Senior retired military officers with the American Security Project were in Chicago Thursday to call attention to what they say is a grave national security threat -- climate change.
Climate change is a national security threat, and greater action to curb its effects should be taken, senior retired military officers with the American Security Project (ASP), a national nonpartisan think tank, said in Chicago Thursday.
ASP leaders were in Chicago as part of the group's cross country informational tour on the national security implications of climate change.
Speaking at the Vietnam Veterans Memorial located in the Loop along Chicago's riverwalk, retired Vice Admiral Lee Gunn, an ASP board member who served in the U.S. Navy for 35 years, said climate change is "perhaps the most grave threat facing the United States today from a national security perspective."
"The military, the Navy considers (climate change to be) both an operational matter and a matter that's associated with the stresses that are going to be put on American sailors, Marines, soldiers, airmen, coast guardsmen in the future," he said.
The Department of Defense, which released a "Climate Change Adaptation Roadmap" last year, considers climate change to be a "threat multiplier." That's because "it has the potential to exacerbate many of the challenges we are dealing with today - from infectious disease to terrorism," former Defense Secretary Chuck Hagel wrote in the forward of the climate change report.
In explaining the "threat multiplier" theory at today's event, ASP senior fellow Andrew Holland said climate change "makes already unstable places that much more unstable." And with greater instability in various areas comes a potential increase in demand for American military intervention around the globe, Holland said.
A press statement from ASP further detailed the far-reaching national security implications of climate change: "Resource scarcity, extreme weather, food scarcity, water insecurity and sea level rise will all threaten societies around the world. Too many governments are not prepared for these threats, either because they do not have the resources or because they have not planned ahead. How those societies respond to the increase in instability will determine whether climate change will lead to war."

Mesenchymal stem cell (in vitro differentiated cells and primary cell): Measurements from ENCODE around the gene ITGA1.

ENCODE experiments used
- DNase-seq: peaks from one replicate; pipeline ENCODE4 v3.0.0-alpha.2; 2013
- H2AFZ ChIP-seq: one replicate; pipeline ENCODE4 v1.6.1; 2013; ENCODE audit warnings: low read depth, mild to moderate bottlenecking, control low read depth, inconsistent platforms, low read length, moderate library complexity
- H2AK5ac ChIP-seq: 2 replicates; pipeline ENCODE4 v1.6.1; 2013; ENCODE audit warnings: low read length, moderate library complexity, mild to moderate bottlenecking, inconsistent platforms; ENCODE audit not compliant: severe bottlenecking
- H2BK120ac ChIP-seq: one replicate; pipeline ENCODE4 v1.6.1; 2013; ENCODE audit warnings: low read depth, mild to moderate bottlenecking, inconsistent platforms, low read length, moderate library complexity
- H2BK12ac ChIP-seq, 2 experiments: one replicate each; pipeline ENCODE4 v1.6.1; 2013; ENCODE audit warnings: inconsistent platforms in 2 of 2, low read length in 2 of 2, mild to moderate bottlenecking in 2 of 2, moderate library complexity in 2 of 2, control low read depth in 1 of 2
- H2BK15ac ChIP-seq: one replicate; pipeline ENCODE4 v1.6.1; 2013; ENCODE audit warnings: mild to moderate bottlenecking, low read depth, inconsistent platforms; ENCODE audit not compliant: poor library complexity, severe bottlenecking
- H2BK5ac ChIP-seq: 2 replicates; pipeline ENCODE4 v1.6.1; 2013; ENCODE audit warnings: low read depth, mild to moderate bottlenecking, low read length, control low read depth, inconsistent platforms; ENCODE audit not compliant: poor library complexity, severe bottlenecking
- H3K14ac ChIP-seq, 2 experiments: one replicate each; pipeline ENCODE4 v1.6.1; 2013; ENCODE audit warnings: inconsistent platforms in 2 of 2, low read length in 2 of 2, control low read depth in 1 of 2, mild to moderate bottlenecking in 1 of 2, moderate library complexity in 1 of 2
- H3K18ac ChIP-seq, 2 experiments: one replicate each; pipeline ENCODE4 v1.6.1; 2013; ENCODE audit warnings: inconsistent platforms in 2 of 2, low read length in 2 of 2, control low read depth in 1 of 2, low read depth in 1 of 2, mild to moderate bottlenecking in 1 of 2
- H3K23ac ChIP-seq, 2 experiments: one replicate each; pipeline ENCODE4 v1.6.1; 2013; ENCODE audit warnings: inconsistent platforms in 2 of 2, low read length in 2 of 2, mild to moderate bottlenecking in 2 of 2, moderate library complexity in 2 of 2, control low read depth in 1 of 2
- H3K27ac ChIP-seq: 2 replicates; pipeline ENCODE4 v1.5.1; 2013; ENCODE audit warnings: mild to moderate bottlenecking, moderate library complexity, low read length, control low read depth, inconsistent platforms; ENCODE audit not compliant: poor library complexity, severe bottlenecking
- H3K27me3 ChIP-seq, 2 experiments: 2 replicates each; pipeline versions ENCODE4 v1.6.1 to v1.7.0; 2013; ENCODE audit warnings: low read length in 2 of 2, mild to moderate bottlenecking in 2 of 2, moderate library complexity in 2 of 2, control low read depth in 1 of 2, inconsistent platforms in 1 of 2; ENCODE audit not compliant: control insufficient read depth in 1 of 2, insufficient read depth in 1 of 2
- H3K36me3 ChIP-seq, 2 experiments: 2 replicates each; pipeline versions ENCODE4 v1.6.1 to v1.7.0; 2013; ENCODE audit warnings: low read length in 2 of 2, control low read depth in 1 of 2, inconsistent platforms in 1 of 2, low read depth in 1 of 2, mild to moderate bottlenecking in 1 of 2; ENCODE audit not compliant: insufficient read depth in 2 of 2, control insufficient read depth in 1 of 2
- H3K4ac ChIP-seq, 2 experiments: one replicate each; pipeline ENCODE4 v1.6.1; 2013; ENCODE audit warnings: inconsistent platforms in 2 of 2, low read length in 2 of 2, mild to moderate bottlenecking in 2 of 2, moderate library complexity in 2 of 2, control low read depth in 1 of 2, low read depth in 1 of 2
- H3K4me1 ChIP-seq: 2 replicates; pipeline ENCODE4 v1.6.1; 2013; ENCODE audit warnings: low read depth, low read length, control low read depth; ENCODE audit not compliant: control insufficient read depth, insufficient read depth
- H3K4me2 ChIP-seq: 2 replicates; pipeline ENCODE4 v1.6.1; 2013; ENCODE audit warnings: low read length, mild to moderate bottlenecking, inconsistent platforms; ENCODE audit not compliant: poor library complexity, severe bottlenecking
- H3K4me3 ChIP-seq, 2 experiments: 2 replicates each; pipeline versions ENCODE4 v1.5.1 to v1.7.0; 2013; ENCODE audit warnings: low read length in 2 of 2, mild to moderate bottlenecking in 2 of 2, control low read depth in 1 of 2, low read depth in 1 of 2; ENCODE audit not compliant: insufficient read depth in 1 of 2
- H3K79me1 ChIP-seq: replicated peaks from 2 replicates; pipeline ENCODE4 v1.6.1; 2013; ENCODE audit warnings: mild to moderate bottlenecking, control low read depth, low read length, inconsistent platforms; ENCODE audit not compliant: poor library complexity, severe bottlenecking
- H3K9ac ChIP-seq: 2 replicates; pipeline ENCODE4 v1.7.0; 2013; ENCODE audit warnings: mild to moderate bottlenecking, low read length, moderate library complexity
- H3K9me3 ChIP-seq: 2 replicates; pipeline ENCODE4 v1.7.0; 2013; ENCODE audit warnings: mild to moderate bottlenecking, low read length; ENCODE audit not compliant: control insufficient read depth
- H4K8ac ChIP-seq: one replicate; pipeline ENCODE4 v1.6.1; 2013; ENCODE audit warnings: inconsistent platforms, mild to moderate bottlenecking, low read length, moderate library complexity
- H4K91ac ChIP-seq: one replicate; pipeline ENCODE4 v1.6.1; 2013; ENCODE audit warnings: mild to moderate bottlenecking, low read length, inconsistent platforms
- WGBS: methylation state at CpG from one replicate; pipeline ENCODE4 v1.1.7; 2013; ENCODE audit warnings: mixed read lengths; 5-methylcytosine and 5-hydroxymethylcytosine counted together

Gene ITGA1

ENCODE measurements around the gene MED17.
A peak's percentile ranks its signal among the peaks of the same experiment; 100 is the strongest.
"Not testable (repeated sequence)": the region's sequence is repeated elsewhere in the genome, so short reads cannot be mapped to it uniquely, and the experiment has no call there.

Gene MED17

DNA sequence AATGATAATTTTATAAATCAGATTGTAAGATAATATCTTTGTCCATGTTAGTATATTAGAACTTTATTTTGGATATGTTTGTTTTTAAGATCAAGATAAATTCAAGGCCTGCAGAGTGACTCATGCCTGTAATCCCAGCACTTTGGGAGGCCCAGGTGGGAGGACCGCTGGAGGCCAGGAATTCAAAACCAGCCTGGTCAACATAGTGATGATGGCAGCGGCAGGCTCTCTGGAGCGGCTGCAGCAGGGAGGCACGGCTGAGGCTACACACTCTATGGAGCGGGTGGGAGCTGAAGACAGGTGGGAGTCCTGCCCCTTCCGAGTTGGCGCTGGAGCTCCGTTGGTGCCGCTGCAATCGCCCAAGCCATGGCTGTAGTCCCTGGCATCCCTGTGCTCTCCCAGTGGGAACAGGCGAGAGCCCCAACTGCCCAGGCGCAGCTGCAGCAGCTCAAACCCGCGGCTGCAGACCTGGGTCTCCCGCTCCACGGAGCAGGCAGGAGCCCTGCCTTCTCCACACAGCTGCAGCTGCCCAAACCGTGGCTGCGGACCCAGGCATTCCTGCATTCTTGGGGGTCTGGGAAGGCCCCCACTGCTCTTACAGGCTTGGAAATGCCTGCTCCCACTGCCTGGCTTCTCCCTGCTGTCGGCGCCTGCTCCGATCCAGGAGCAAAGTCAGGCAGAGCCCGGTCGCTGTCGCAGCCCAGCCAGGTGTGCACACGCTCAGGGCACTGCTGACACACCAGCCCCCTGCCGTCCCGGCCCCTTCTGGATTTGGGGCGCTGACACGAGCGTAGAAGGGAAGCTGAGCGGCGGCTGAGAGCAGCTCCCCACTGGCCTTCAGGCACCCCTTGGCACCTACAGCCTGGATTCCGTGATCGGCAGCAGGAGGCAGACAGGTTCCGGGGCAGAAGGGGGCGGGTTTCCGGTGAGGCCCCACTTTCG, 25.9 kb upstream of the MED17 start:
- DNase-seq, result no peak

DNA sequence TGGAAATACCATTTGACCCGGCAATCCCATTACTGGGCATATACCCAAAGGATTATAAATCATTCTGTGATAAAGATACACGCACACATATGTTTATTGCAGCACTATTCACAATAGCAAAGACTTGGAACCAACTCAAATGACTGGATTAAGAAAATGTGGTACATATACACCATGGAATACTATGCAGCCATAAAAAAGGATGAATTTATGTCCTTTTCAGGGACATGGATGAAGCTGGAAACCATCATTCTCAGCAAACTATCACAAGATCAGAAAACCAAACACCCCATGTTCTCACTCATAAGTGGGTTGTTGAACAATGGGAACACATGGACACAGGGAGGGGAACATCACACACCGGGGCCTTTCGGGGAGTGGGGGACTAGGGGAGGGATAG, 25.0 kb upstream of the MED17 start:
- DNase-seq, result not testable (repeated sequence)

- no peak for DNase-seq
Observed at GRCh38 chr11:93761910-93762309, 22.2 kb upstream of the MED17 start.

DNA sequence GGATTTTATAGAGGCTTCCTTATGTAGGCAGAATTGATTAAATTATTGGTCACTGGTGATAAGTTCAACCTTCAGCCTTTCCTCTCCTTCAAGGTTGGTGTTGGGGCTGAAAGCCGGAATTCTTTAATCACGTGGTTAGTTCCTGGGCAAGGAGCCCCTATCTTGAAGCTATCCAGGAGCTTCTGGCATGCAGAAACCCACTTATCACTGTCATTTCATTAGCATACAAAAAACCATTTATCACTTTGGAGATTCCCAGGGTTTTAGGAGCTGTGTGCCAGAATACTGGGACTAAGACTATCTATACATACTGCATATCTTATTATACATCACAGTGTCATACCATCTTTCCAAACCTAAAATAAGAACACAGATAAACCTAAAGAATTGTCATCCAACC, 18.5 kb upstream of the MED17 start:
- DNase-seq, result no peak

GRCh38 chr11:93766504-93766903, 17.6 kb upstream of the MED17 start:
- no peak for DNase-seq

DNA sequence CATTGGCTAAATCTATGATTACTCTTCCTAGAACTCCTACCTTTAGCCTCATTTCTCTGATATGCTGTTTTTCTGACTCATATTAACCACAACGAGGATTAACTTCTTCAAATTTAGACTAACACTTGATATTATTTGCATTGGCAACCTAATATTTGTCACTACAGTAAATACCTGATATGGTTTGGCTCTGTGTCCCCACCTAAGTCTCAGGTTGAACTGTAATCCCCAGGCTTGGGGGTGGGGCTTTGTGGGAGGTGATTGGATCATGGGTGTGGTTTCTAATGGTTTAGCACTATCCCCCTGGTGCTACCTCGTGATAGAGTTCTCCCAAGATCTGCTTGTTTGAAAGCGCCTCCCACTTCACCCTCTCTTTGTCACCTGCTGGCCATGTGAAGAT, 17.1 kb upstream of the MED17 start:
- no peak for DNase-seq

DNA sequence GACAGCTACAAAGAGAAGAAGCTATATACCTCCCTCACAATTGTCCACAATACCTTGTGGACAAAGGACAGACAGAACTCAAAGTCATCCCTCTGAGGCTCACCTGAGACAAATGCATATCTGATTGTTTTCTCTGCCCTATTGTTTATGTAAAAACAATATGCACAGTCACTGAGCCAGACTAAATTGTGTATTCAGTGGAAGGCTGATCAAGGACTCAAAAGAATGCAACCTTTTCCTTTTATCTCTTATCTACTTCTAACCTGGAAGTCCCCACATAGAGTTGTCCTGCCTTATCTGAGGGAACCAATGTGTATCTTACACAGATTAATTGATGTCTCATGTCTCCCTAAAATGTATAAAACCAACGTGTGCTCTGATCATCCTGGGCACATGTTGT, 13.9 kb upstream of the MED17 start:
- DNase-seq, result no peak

Retired U.S. Marine Corps Brigadier General Stephen Cheney, ASP's CEO and member of the State Department's Foreign Affairs Policy Board, highlighted some recent extreme weather events in the United States and around the world that have required American military assistance.
More than 13,000 U.S. military personnel were deployed to the Philippines, for example, as part of a relief effort after Typhoon Haiyan struck in 2013.
"I'm not saying climate change caused that particular typhoon, but it certainly contributed to it," Cheney said.
He also pointed to the U.S. military support that was required after Hurricane Sandy hit the East Coast in 2012.
There are also concerns about how climate change could harm U.S. military bases and stations, Gunn said.
He noted that 30 U.S. Navy facilities, for example, are located on shorelines.
"Many of them are threatened by even a modest sea level rise," Gunn said.
Potential climate change effects on agriculture in Illinois and the Midwest region could also pose risks to national security, Holland explained.
"If farm yields go down, that affects prices of corn and wheat around the world," Holland said. "Local events [like] a drought in the Midwest ... feed into international problems and issues."
ASP leaders stressed the importance of ramping up climate action efforts.
"We know what's causing climate change," Cheney said. "It's our contribution (of) CO2 and the burning of fossil fuels, and we've got to get off of that ... We're for anything that gets us off the burning of fossil fuels, and our contribution to the pollution of the atmosphere, and reduces climate change."
The United States, Gunn added, must continue its leadership around addressing global climate change.
"As the need becomes greater to confront the consequences of climate change, America needs to reassert her leadership in technology, research and development in order to take advantage of this and guide the world into the new energy future we all know is going to be required," he said.